Thursday, September 11, 2008

Be Well Dear DOR of Cactus Jack


Syndi, those who love you from near and far are sending healing thoughts for that great, passionate, generous, loving heart of yours. Be well my friend, you are much needed on this planet.

Tuesday, September 9, 2008

The Way We Roll . . .



I do a lot of kids' counseling groups. Last year one of my kids looked across the table and asked another, "how come you're so hyper?" Second kid stares back with a perfectly straight fact and says, "that's the way I roll." Me? I'm pinching myself to not start laughing so hard I'd fall on the floor.





Tonight I'm thinking of the way I roll. It is in a herd or a pack. Maybe both. Cannot imagine life without my canine, equine, feline partners. Most of my childhood I had to live without animals. Felt absolutely as if I was walking the earth with only one leg. My beloved horses, dogs, and cats have enriched my life beyond words. Some folks just don't get it. You mean you spend EVERY NIGHT with your horses? Yep, that's the way I roll.


























Monday, September 8, 2008

On My Way . . .




. . . to meet my horses I find treasures hiding in the grass. Rosehips are turning wonderful shades of ruby and permission. After the first front, I will gather these beauties and dry them for Red, Lyra, and myself to enjoy throughout the winter. Besides being rich in vitamin C, rosehips have anti-inflamatory properties and are helpful with those achy knees.

A Professor Winther has actually formulated rosehips formula to ease the pain and inflamation of osteoarthritis for horses and people. It is called LitoZin and has been proven effective in a Danish double blind study.



7

Red Continues to Speak His Mind


Red has always been a horse of distinct opinions which he shares in obvious ways. If he is not ready to return to general pasture he will sit back on his hind end and refuse to budge, giving in only when I swing the lead rope at his rear. This horse of mine (he might snort and say, this human of mine). This horse of mine insisted on leaving the general pasture with Lyra. He stalked after us, giving her hell until I told him he could go too. Then he settled into our rhythm and waited at the gait for me to return with a halter to take him across the street.
My plan was to have Red go into his stall to eat, while I rode Lyra. Ha. There was no way in hell he was going into his stall while I messed with another horse. Nose went into the air, tail dipped down as he planted himself and refused to budge. I could have forced it, I can be pretty relentless but he was so clearly telling me he really, really didn't want to be put away while I stayed with Lyra. I fed them together and then hand grazed them for awhile. They need to learn to walk with me and behave under different circumstances. Lyra is doing so well, she is patient and gives to my requests. Red is, well - Red is actually doing fine once he is assured he is to be included.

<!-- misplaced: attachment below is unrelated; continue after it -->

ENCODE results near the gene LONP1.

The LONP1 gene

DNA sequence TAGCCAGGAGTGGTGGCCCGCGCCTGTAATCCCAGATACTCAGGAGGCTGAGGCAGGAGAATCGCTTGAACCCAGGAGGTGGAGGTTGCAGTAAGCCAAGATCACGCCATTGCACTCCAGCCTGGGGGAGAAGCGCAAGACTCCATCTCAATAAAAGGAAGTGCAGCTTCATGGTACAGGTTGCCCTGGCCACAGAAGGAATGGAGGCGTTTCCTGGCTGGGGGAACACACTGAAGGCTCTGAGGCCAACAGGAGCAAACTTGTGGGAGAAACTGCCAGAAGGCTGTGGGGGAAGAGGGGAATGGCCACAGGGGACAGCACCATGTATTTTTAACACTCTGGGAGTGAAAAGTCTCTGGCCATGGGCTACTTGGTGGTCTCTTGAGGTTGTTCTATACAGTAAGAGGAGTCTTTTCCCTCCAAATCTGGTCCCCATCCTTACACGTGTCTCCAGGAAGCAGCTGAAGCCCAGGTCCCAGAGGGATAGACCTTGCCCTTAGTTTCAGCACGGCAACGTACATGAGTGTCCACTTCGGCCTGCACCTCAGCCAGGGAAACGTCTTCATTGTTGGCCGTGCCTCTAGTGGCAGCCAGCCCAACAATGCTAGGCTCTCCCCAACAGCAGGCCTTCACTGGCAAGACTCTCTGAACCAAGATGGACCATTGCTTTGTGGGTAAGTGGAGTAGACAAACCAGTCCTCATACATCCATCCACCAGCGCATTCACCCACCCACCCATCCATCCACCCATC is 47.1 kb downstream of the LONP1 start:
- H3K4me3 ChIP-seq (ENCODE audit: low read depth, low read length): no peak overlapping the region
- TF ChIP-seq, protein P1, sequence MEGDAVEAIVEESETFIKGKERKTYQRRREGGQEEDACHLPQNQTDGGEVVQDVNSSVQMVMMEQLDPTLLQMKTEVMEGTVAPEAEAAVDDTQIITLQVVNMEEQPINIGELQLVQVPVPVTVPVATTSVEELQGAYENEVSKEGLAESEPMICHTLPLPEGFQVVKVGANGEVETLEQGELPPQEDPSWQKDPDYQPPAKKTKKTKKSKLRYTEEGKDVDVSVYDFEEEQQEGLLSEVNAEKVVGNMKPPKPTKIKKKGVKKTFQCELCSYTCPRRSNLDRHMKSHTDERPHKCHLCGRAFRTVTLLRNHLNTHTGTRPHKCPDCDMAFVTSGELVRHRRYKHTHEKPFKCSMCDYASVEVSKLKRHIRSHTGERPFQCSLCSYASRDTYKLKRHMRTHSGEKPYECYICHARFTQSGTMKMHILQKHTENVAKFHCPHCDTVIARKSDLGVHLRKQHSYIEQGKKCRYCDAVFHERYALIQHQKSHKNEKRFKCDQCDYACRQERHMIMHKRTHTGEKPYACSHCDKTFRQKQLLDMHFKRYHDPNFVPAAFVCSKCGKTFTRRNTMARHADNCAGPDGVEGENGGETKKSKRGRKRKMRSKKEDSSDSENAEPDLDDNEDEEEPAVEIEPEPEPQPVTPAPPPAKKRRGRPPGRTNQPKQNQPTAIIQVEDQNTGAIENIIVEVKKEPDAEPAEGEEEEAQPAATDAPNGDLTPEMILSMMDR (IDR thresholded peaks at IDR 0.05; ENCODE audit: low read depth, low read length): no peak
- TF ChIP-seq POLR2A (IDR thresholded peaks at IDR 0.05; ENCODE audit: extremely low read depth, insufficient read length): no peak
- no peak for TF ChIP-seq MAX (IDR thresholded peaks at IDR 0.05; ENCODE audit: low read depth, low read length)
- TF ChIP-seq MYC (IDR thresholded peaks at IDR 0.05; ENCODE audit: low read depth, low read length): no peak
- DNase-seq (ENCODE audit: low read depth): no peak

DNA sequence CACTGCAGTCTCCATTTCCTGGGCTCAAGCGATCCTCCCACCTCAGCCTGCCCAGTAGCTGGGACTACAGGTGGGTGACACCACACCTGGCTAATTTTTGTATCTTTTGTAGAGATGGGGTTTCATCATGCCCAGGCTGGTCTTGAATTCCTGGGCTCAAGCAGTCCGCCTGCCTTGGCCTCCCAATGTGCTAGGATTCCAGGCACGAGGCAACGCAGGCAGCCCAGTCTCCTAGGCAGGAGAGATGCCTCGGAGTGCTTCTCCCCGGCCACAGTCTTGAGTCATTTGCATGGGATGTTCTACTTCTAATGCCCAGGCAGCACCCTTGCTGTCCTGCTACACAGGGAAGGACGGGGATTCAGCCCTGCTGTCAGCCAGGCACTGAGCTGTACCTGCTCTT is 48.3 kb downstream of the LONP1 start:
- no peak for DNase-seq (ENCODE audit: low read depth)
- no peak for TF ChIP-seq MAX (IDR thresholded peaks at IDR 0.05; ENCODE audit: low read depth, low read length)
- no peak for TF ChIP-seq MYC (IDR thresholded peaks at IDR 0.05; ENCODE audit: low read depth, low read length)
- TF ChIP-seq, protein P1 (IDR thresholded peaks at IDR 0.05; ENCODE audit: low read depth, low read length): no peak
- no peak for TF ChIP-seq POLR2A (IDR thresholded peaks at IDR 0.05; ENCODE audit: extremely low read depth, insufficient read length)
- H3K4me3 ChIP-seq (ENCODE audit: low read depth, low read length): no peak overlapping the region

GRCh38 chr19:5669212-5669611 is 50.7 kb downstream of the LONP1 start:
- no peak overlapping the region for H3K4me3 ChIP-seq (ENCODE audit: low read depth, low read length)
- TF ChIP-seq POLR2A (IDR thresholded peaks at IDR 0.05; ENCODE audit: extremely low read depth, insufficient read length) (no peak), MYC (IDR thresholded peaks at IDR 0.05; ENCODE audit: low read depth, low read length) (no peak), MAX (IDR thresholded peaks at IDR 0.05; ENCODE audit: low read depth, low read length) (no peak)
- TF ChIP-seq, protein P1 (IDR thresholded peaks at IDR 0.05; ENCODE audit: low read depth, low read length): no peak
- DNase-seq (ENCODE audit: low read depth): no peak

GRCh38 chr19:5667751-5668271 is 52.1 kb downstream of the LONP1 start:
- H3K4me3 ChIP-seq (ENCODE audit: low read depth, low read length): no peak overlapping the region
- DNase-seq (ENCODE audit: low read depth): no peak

Lyra was returned to the GP first tonight. She did not want to go. My formerly autistic like horse mimicked Red and slammed on brakes of her own as we began the walk down the lane to the general pasture. Secretly I was delighted that she wanted to stay with me instead of return to the herd. Her goal was probably to shake me down for more goodies, but she wanted to stay. How very far she has come.

Meanwhile, my Red horse enjoyed his massage with his custom massage oil. In fact, when I was done he swung his head around and looked at his other side, looked at me, looked at his other side. I followed the direction of his gaze and he heaved a huge sigh as I massaged his left rear pastern and fetlock.

Red has clear intentions. He is letting me know what he wants and prefers. The things he asks for are easy to respond to. Now how does this fit in the whole human as leader philosophy of natural horsemanship? This is feeling more like horse and human as partners. This is the direction I want to continue in with my horses. When we were done with the massage and he had seconds of Safe Choice, he walked beside me down the lane to the general pasture, relaxed and contented, making the little snuffy sounds I love.

Sunday, September 7, 2008

There is Nothing Like a Good Roll . . .





. . . in the stinkiest spot possible to celebrate your homecoming. On her second day home Lena accompanied me to the general pasture and immediately sought out some good ole stinky places to joyously roll, wriggle, and writhe in. Bwallah - instant happy dog!




















Thursday, September 4, 2008

Lena is HOME!!!!!!!!!!!!!!!!

The calls came at 12:30 am and 3:20 am - a man calling to say he might have my dog and would I please call to give him a description. He hoped the dog in question was Lena but he also hoped she wasn't because he was growing very fond of her (Lena does that to people). I waited until early afternoon since it seemed like Lena's potential hero was a night owl. When I called, I described my girl down to the scar on her nose from picking on a raccoon. Her hero - James, said called her by her name and she must have responded cuz he sort of mumbled, "yep, guess she is your dog." MY DOG!!!! After such a long time I thought I would never see her cute face again. When I walked up to James' house, Lena was peaking out the window, wriggling like crazy and making little squeaky whiny sounds. Her hero James seemed like a good soul, sort of a late night, punk music fan with a soft spot for lost dogs. He is also my hero. Thank you James! And thank you everyone who gave me so much encouragement while Lena was missing, it really helped.

Monday, September 1, 2008

The BEST Frog Flap Trimming Tool EVER!!!!!

Really! First, I avoid trimming the frog whenever
possible. That said, both Red and Lyra had several nasty little, hard to get at flaps that were thrush/fungus traps.

The recent Linda Cowles Clinic I attended had some good tool tips. I am the ecstatic new owner of a Corona Trimmer - a gardening tool that is similar to the Corona grapevine trimmers Linda recommended.

It has 3 inch slightly curved blades that are really sharp and will do precise cuts of tough, hard to reach frog tissue. Did I say I love it?

Here are some more pictures of my new beauty.